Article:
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Eze 26:1-21. The Judgment on Tyre through Nebuchadnezzar (TWENTY-SIXTH THROUGH Twenty-eighth Chapters).

In the twenty-sixth chapter, Ezekiel sets forth:—(1) Tyre's sin; (2) its doom; (3) the instruments executing it; (4) the effects produced on other nations by her downfall. In the twenty-seventh chapter, a lamentation over the fall of such earthly splendor. In the twenty-eighth chapter, an elegy addressed to the king, on the humiliation of his sacrilegious pride. Ezekiel, in his prophecies as to the heathen, exhibits the dark side only; because he views them simply in their hostility to the people of God, who shall outlive them all. Isaiah (Isa 23:1-18), on the other hand, at the close of judgments, holds out the prospect of blessing, when Tyre should turn to the Lord.

1. The specification of the date, which had been omitted in the case of the four preceding objects of judgment, marks the greater weight attached to the fall of Tyre.

eleventh year—namely, after the carrying away of Jehoiachin, the year of the fall of Jerusalem. The number of the month is, however, omitted, and the day only given. As the month of the taking of Jerusalem was regarded as one of particular note, namely, the fourth month, also the fifth, on which it was actually destroyed (Jer 52:6, 12, 13), Rabbi David reasonably supposes that Tyre uttered her taunt at the close of the fourth month, as her nearness to Jerusalem enabled her to hear of its fall very soon, and that Ezekiel met it with his threat against herself on "the first day" of the fifth month.

2. Tyre—(Jos 19:29; 2Sa 24:7), literally, meaning "the rock-city," Zor; a name applying to the island Tyre, called New Tyre, rather than Old Tyre on the mainland. They were half a mile apart. "New Tyre," a century and a half before the fall of Jerusalem, had successfully resisted Shalmaneser of Assyria, for five years besieging it (Menander, from the Tyrian archives, quoted by Josephus, Antiquities, 9.14. 2). It was the stronger and more important of the two cities, and is the one chiefly, though not exclusively, here meant. Tyre was originally a colony of Zidon. Nebuchadnezzar's siege of it lasted thirteen years (Eze 29:18; Isa 23:1-18). Though no profane author mentions his having succeeded in the siege, Jerome states he read the fact in Assyrian histories.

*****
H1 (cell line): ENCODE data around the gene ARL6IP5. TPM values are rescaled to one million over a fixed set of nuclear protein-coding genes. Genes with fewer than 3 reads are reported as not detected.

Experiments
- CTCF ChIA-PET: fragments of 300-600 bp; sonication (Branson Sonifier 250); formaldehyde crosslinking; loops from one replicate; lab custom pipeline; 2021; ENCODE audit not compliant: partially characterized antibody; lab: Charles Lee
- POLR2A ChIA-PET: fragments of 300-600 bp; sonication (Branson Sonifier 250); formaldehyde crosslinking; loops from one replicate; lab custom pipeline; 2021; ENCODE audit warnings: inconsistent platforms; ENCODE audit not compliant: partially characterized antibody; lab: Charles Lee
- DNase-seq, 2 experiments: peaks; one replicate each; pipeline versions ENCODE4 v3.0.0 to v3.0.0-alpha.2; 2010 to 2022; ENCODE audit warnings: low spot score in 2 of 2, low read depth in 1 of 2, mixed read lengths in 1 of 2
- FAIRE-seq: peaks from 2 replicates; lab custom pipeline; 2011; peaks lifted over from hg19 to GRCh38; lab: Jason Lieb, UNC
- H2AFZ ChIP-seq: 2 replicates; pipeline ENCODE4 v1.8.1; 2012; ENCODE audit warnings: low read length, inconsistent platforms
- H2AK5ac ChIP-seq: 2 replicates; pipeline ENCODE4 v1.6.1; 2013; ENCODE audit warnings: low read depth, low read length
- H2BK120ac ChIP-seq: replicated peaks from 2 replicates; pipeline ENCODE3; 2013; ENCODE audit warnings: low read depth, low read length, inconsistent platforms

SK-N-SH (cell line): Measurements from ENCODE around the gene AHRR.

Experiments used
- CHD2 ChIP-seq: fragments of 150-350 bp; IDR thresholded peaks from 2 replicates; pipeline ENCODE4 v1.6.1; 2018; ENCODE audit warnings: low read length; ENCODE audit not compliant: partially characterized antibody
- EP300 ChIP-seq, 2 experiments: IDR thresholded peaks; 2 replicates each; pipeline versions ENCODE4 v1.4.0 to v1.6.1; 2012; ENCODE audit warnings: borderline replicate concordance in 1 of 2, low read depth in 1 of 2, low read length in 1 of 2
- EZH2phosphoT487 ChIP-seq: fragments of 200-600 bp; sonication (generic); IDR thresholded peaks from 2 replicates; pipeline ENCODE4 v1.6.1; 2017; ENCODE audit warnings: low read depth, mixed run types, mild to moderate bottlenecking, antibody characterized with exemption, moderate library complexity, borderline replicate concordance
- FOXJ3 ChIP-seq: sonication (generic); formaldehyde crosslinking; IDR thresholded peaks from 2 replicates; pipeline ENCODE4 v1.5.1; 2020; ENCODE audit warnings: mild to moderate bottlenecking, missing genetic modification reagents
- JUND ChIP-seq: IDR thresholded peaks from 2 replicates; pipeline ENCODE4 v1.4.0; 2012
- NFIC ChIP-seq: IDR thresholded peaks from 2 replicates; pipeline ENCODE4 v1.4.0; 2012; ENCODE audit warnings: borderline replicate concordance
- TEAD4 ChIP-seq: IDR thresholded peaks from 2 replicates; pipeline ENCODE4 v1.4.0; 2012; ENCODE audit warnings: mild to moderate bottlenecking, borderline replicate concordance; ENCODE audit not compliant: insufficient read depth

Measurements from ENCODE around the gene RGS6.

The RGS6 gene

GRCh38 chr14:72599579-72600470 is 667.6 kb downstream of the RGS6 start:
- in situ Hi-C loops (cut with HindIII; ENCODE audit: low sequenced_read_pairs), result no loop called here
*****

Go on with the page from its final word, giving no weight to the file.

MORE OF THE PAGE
Aha!—exultation over a fallen rival (Ps 35:21, 25).

she … that was the gates—that is, the single gate composed of two folding doors. Hence the verb is singular. "Gates" were the place of resort for traffic and public business: so here it expresses a mart of commerce frequented by merchants. Tyre regards Jerusalem not as an open enemy, for her territory being the narrow, long strip of land north of Philistia, between Mount Lebanon and the sea, her interest was to cultivate friendly relations with the Jews, on whom she was dependent for corn (Eze 27:17; 1Ki 5:9; Ac 12:20). But Jerusalem had intercepted some of the inland traffic which she wished to monopolize to herself; so, in her intensely selfish worldly-mindedness, she exulted heartlessly over the fall of Jerusalem as her own gain. Hence she incurred the wrath of God as pre-eminently the world's representative in its ambition, selfishness, and pride, in defiance of the will of God (Isa 23:9).

she is turned unto me—that is, the mart of corn, wine, oil, balsam, &c., which she once was, is transferred to me. The caravans from Palmyra, Petra, and the East will no longer be intercepted by the market ("the gates") of Jerusalem, but will come to me.

3, 4. nations … as the sea … waves—In striking contrast to the boasting of Tyre, God threatens to bring against her Babylon's army levied from "many nations," even as the Mediterranean waves that dashed against her rock-founded city on all sides.